by Carol Froom

“The typhoon has washed away our homes and crops ...” “An earthquake has struck, and there are so many homeless, sick and injured ...” “Drought-affected people have shown up at our program … they need food quickly …”

No one knows when a crisis will strike, yet each year ERDO staff review and update our crisis response planning. We plan how we’ll organize our staff and raise the necessary financial resources to respond each year, not knowing whether there will be multiple smaller-scale crises or one massive crisis requiring years of attention. 

“The typhoon has washed away our homes and crops ...”

“An earthquake has struck, and there are so many homeless, sick and injured ...”

“Drought-affected people have shown up at our program … they need food quickly …”


These are just some of the situations that ERDO responds to. The call for help can come at any time of day, and the scale of the emergency can either land it at the forefront of the media or be so small and isolated that it isn’t deemed significant enough for the news to cover. Whether large or small, if ERDO is able to help, we are there working on your behalf to serve people in need.

David Adcock, ERDO’s chief executive officer, reflected on some of the emergencies ERDO has assisted with during his leadership. “Every year has been different as far as the scale and magnitude of need. In 2010, the largest catastrophe was the Haiti earthquake. I remember feeling like the world caught its breath and stopped. All of our conversations and resources were focused on providing assistance. It was overwhelming at times, but our prayers for the PAOC family to support in both the short and long term were answered.”

Adcock continued, “The country of Haiti today is very different from the days and weeks after the earthquake, yet years later ERDO is still coming alongside local churches to assist with their community development ministries. Blair Colliver, ERDO’s director of International Programs, was in Haiti for the four-year anniversary of the earthquake and was then back again in April of this year. Some of the projects he’s followed up on involve conservation agriculture and clean water programs.”

After such an intense year of crisis response with the 2010 Haitian earthquake relief effort, 2011 was busy with a variety of activities that ran in tandem with our work in Haiti.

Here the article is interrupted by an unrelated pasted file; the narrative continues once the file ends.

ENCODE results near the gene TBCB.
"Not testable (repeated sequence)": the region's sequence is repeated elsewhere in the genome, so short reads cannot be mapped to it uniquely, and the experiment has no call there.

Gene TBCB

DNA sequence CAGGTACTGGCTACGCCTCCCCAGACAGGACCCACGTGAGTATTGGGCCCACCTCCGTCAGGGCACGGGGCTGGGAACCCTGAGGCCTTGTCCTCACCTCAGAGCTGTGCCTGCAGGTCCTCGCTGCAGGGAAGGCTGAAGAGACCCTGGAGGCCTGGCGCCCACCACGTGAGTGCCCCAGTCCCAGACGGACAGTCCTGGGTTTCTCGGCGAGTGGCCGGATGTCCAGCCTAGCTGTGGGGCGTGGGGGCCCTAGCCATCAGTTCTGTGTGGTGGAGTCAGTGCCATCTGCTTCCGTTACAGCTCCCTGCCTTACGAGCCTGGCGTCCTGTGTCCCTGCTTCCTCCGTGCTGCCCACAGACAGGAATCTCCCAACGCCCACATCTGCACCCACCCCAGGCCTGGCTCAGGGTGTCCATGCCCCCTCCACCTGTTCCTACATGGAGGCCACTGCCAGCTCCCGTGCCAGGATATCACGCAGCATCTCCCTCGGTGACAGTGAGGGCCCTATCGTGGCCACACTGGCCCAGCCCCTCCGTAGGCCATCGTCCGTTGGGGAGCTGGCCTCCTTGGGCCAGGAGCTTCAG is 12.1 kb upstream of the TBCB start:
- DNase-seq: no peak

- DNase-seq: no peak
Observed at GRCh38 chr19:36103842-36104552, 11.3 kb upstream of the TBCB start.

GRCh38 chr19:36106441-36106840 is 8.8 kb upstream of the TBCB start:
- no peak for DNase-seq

In 2011, the Horn of Africa/East Africa famine, the Japan earthquake, and a Bangladesh cold wave were our focus. The cold wave was a serious situation that claimed lives, but given the nature of the crisis, it required a rapid and shorter response. Responses to famine or natural disasters have a much longer timeline, requiring ERDO to refocus our attention from other community development projects and instead raise the necessary resources to save lives.

Crisis response in 2012 continued to provide food in Eastern Africa, and then into Western Africa during the Sahel crisis. The Sahel is the region crossing through eight countries (Burkina Faso, Cameroon, Chad, Mali, Mauritania, Niger, Nigeria and Senegal) in West Africa which forms a barrier between the Sahara Desert and the rest of Africa. Crops had failed and food was very scarce across the Sahel region in 2012, leaving 15 million people—including at least one million children below the age of five—at risk of malnutrition.  

David Adcock reflected on the needs he heard about and saw through the reports of our PAOC global workers and partners: “Whenever I take those calls for help from our colleagues on the field, I take the time to pray with them—for their strength and insight, and their ability to do what needs to be done in the face of chaos. They are the extension of our family and are looking into the eyes of the people who so desperately need help. We do what we can to support them emotionally, spiritually, and then with the resources we raise from churches across our Fellowship. In contacting PAOC churches, I am so grateful for the encouragement that’s given to ERDO and the financial resources that follow from caring congregations who are hearing the crisis reports from their pastors. There’s this giant web of connection—the mother in need half a world away, and a mother somewhere in Canada who hears about the need through the support of her church and the church leadership. Working together, the woman in such a desperate situation is honoured and blessed through Canadian financial resources and the support of her local church, which often assists in the delivery of aid.”

Crisis response in 2013 continued with emergency food in Kenya, food for Syrian refugees in Lebanon, emergency kits for flood victims in Pakistan and, at the end of the year, Typhoon Haiyan in the Philippines.

In 2014, ERDO responded to the well-publicized needs of people affected by conflicts in Ukraine, Northern Iraq and Southern Sudan. The Ebola outbreak, which also captured the world’s attention, was a crisis that ERDO responded to with food and medical supplies in the countries of Sierra Leone and Liberia. Flooding in Russia and Bangladesh, on the contrary, barely made it onto the media’s radar, yet ERDO responded with care.

Says David, “Crisis comes at any time and never leaves us completely. In those moments of darkness, ERDO, through the churches in Canada and our on-field partnerships, works together to bring the light and love of Christ to people in need.” 

ERDO (Emergency Relief & Development Overseas) is the humanitarian agency of The Pentecostal Assemblies of Canada. ERDO is involved in four key areas: Crisis Response, Food Assistance, ChildCARE Plus (Child Sponsorship), and Community Development. Carol Froom is the director of Resource Development. Donations for crisis response are always appreciated to prepare for the next disaster:

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